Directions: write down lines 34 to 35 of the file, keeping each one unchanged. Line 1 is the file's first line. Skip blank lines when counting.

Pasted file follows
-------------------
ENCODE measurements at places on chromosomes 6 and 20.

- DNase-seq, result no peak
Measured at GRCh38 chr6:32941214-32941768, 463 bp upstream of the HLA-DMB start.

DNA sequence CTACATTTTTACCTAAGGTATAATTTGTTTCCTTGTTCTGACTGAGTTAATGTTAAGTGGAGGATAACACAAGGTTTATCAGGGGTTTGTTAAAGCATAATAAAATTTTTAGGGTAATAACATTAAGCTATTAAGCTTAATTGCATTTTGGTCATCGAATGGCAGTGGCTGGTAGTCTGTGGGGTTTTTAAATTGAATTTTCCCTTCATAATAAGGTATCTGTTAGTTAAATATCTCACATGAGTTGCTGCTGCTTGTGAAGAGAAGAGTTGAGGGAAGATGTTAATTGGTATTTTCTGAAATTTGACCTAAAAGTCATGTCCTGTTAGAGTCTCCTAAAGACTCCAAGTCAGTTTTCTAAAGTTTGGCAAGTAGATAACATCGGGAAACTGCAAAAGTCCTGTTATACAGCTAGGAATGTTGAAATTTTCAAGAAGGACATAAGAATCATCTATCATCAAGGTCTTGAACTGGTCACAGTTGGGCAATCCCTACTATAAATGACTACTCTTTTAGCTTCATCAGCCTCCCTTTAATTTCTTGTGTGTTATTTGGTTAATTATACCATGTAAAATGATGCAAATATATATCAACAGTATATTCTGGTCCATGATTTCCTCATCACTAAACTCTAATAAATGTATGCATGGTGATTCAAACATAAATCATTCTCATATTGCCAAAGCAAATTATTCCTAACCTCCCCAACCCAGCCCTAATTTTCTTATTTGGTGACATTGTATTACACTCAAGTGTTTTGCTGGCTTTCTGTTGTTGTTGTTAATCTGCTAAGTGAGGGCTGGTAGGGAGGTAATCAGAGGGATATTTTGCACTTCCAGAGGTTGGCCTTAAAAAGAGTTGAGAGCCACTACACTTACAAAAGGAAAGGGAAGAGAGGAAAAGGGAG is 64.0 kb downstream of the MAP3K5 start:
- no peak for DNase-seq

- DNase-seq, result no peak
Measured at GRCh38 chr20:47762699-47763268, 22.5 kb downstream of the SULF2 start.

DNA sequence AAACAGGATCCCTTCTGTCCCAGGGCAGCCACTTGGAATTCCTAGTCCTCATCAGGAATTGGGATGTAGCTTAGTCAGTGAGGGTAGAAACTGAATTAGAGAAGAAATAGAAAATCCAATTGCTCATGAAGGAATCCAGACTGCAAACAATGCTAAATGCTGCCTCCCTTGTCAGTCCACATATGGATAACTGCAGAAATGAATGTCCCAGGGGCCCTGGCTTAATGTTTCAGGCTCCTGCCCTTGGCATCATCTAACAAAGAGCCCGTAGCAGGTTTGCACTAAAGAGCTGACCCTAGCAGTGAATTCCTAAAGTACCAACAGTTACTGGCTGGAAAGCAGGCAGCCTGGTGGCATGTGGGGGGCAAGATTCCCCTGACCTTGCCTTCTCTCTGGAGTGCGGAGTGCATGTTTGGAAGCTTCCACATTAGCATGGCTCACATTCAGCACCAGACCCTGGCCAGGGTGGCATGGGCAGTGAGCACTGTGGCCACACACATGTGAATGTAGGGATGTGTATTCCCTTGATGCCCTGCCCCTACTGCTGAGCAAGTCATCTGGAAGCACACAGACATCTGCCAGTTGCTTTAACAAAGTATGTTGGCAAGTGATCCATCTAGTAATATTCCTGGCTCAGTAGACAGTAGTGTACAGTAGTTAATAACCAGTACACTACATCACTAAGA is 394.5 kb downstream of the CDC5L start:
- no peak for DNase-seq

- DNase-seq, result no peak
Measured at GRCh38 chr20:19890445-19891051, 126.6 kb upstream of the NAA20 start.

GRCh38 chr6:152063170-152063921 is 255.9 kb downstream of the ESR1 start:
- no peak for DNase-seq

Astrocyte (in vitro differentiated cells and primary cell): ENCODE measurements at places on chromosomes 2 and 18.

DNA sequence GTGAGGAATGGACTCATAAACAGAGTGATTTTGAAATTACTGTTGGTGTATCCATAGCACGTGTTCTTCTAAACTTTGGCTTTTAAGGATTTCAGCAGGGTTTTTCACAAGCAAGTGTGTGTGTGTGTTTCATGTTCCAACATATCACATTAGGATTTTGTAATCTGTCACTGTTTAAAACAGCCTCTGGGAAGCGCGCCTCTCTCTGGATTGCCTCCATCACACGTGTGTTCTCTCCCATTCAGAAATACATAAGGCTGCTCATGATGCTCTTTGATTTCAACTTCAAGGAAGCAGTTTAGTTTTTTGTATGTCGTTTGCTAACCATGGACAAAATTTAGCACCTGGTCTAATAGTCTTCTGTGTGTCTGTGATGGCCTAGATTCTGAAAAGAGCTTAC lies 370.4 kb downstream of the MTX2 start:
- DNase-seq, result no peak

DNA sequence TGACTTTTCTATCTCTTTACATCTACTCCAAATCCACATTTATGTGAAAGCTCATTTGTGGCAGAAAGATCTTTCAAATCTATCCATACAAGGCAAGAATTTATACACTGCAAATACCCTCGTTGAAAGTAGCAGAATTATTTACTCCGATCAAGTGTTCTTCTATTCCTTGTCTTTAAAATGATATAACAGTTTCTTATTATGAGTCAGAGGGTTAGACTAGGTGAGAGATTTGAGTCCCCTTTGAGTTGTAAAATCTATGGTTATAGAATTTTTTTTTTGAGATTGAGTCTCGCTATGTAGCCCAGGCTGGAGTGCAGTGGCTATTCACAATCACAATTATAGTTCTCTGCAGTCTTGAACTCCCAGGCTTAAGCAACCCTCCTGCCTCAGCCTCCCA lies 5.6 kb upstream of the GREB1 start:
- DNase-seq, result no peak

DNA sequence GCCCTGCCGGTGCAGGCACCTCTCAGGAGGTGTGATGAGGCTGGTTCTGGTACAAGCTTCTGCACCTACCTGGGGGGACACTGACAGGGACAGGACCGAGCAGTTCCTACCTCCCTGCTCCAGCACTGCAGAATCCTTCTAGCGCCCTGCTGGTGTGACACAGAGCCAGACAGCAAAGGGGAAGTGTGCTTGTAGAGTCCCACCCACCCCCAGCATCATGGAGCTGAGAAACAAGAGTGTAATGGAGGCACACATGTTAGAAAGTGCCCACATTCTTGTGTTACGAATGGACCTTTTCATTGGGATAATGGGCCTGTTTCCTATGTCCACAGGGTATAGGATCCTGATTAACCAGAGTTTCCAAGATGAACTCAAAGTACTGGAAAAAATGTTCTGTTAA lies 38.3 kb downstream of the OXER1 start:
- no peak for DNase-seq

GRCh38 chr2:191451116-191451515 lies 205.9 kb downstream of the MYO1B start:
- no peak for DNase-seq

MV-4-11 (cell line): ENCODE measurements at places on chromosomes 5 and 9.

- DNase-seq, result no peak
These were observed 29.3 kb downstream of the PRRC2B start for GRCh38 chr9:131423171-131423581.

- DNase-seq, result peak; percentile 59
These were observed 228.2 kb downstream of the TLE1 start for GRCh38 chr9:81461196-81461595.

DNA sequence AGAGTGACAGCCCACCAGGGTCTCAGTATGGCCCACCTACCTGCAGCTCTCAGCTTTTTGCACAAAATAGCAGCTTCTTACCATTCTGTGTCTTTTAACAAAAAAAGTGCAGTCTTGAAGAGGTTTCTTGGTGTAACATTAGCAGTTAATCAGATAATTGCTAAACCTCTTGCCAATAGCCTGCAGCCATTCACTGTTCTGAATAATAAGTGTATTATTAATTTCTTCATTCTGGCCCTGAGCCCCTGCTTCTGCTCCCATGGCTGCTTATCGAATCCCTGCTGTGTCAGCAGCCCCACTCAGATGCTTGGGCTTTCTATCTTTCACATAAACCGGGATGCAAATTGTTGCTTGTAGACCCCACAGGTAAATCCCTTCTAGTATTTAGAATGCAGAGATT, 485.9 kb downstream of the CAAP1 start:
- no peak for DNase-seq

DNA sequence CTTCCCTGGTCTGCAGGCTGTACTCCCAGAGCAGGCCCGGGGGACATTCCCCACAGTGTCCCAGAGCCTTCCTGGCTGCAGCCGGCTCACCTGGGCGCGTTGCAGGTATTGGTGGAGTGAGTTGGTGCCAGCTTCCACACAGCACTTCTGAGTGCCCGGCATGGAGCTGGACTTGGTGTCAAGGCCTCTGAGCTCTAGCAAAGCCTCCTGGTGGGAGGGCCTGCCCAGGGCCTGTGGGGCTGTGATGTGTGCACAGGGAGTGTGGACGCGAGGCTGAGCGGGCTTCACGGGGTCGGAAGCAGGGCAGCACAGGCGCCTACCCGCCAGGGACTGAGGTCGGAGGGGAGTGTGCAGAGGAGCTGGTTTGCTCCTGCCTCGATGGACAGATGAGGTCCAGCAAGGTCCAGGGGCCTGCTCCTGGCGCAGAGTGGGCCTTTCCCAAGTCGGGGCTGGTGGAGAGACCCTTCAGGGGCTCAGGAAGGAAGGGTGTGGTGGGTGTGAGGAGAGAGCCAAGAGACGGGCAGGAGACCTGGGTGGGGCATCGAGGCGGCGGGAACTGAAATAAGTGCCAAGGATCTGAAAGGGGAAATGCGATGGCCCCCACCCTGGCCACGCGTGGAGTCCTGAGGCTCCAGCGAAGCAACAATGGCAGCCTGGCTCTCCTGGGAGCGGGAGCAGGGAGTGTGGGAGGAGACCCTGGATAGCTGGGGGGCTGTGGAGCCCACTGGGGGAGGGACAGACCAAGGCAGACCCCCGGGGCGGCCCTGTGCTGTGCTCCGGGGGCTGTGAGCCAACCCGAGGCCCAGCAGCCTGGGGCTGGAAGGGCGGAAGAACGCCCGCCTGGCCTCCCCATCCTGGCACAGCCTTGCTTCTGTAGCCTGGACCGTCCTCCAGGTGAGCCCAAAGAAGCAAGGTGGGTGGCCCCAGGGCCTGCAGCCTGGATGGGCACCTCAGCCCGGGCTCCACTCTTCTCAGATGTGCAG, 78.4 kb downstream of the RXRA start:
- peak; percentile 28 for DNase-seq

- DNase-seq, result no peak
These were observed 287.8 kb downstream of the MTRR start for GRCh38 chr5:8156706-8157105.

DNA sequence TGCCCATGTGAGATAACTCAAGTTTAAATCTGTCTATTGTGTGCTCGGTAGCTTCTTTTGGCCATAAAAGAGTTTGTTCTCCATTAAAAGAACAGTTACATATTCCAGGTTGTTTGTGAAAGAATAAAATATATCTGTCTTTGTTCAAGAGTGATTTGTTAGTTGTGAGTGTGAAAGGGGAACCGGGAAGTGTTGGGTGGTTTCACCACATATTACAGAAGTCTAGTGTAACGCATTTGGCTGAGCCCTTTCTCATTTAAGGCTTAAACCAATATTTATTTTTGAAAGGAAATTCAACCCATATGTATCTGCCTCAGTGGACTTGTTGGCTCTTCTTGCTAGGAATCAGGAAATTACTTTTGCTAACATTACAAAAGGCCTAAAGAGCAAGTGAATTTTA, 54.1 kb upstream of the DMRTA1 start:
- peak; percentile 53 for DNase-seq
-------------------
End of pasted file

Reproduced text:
DNA sequence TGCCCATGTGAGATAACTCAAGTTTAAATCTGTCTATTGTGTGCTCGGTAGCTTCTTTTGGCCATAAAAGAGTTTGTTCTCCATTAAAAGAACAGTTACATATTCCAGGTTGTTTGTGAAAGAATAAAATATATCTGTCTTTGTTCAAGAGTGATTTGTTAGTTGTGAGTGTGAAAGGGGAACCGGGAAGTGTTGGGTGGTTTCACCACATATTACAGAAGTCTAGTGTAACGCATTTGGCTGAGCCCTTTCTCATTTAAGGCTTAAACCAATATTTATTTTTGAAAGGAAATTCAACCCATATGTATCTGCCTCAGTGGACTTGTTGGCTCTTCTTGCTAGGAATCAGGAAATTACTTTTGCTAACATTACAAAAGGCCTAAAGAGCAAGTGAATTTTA, 54.1 kb upstream of the DMRTA1 start:
- peak; percentile 53 for DNase-seq